Saudi Arabia, the world’s biggest crude exporter, risks becoming an oil importer in the next 20 years, according to Citigroup.
Oil and its derivatives are used for about half of the kingdom’s electricity production, which at peak rates is growing at about 8 percent a year, the bank said Tuesday in a an emailed report. A quarter of the country’s fuel production is used domestically, more per capita than other industrialized nations, as the cost is subsidized, according to the note.
“If Saudi Arabian oil consumption grows in line with peak power demand, the country could be a net oil importer by 2030,” Heidy Rehman, an analyst at the bank, wrote. The country already consumes all its natural-gas production and plans to develop nuclear power, which pose execution risk amid a lack of available experts, safety issues and cost overruns, Rehman said.
Saudi Arabia, which depends on oil for 86 percent of its annual revenue, is accelerating exploration for gas and is planning to develop solar and nuclear power to preserve more of its valuable crude for export. The kingdom has refused to import gas, unlike neighboring producers such as Kuwait, and the United Arab Emirates that also lack fuel for power generation.
Saudi Arabia’s per capita consumption in 2011 is higher than most industrialized nations, including the United States, according to the report. The nation’s 10-year historical consumption compound annual growth rate may increase 6 percent, double its projected population growth, Rehman wrote. Saudi Arabia’s population was 28 million as of the end of 2011, International Monetary Fund data compiled by Bloomberg show.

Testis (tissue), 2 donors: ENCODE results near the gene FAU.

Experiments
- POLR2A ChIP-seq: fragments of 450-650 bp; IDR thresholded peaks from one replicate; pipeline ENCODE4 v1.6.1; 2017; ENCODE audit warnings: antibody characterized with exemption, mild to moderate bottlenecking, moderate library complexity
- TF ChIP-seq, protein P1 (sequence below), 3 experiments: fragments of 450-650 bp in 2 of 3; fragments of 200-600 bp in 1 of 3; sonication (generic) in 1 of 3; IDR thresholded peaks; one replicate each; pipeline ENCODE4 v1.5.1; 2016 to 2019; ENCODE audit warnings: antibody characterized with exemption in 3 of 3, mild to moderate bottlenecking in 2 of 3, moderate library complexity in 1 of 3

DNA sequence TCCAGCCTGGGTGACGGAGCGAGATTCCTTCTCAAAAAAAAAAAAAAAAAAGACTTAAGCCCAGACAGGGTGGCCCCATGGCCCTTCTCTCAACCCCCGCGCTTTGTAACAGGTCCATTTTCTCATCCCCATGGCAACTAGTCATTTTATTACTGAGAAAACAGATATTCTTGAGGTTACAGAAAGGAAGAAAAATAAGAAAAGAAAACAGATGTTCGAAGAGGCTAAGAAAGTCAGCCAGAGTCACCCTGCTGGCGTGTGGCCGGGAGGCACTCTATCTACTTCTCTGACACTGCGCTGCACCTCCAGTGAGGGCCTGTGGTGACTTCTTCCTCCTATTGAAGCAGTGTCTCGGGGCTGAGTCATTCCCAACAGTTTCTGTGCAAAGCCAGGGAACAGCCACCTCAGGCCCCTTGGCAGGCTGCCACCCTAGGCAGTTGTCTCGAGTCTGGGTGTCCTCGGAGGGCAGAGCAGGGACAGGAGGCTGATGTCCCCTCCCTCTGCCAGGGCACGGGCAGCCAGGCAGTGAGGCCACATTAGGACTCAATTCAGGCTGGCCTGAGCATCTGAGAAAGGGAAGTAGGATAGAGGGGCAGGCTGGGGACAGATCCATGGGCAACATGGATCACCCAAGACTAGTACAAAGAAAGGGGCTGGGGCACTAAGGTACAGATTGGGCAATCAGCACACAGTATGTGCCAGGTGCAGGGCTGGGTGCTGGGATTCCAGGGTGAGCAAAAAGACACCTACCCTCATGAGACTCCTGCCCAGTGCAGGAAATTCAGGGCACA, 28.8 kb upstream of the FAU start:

“Indeed we would expect consumption to continue to outstrip population growth as Saudi Arabia’s currently young population ages and consumer spending increases supported by rising GDP per capita,” Rehman wrote.
The IMF forecasts a 10 percent rise in gross domestic product per capita this year to $22,635 and may climb to $23,936 by the end of 2017, the data show. Saudi Arabia’s $600 billion economy, the largest in the Arab world, may expand 5 percent this year, according to the median estimate of 12 economists surveyed by Bloomberg.
The country produced 11.2 million barrels a day of oil and natural-gas-liquids last year, 13 percent of the world’s supply and more than any other nation, according to BP’s statistical review. It was the eighth-largest gas producer, providing 9.6 billion cubic feet a day to the domestic market, according to the report.
Saudi Arabian power providers pay $5 to $15 a barrel for its fuel from state-owned Saudi Arabian Oil Co., according to the report. Brent crude, the benchmark for more than half the world’s oil, traded at $116 a barrel Tuesday on the London-based ICE Futures Europe Exchange.
“As a result of its subsidies we calculate ‘lost’ oil and gas revenues to Saudi Arabia in 2011 to be over $80 billion,” Rehman wrote. “At the domestic level, we believe the only real way to rationalize energy consumption would be to reduce subsidy levels.”